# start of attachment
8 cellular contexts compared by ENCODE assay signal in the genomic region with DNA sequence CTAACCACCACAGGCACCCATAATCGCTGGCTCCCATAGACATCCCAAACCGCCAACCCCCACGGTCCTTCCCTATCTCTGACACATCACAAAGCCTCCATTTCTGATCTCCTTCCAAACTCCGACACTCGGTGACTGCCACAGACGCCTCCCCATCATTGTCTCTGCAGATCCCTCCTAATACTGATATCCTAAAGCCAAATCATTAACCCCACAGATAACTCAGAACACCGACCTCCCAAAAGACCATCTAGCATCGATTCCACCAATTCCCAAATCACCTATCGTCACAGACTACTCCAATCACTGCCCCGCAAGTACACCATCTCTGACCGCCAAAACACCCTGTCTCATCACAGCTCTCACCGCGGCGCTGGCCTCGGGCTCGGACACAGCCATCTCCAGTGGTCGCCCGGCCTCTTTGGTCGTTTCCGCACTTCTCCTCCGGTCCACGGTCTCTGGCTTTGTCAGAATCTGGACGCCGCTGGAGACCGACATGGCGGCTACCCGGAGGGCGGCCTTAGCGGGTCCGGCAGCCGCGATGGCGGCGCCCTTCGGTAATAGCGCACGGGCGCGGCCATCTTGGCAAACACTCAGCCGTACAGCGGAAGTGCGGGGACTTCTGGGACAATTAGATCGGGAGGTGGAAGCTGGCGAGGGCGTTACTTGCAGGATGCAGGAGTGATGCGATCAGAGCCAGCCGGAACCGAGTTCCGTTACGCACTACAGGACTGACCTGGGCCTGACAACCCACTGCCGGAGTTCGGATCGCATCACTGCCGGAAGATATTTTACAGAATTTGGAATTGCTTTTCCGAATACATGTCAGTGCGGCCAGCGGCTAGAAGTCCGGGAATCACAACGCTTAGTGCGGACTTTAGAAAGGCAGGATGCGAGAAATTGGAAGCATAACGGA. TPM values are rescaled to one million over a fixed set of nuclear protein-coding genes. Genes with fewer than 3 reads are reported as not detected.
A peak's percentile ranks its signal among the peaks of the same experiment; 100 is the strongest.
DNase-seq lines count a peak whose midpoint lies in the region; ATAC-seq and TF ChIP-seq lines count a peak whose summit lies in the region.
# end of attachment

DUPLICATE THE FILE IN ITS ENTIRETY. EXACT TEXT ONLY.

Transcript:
8 cellular contexts compared by ENCODE assay signal in the genomic region with DNA sequence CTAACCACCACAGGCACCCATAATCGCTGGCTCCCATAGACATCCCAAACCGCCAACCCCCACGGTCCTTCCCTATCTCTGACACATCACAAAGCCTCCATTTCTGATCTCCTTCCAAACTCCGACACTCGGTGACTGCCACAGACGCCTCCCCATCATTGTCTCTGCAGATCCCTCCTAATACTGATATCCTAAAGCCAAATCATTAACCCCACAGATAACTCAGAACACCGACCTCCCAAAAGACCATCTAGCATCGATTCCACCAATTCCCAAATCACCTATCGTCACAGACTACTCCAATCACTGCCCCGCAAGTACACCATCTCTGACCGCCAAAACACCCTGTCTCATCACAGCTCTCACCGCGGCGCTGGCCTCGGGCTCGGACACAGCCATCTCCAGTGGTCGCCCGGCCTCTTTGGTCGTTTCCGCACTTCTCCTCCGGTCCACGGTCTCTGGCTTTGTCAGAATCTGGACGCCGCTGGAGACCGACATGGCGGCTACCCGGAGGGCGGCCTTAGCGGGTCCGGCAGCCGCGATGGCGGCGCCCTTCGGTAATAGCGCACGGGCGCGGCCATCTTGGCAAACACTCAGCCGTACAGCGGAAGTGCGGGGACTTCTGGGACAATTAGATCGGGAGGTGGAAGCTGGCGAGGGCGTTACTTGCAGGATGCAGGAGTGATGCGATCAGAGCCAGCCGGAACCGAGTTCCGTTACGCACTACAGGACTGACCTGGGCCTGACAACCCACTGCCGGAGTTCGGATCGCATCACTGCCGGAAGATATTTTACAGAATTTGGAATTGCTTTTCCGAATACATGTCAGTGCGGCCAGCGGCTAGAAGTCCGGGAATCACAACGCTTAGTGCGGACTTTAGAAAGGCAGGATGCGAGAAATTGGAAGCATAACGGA. TPM values are rescaled to one million over a fixed set of nuclear protein-coding genes. Genes with fewer than 3 reads are reported as not detected.
A peak's percentile ranks its signal among the peaks of the same experiment; 100 is the strongest.
DNase-seq lines count a peak whose midpoint lies in the region; ATAC-seq and TF ChIP-seq lines count a peak whose summit lies in the region.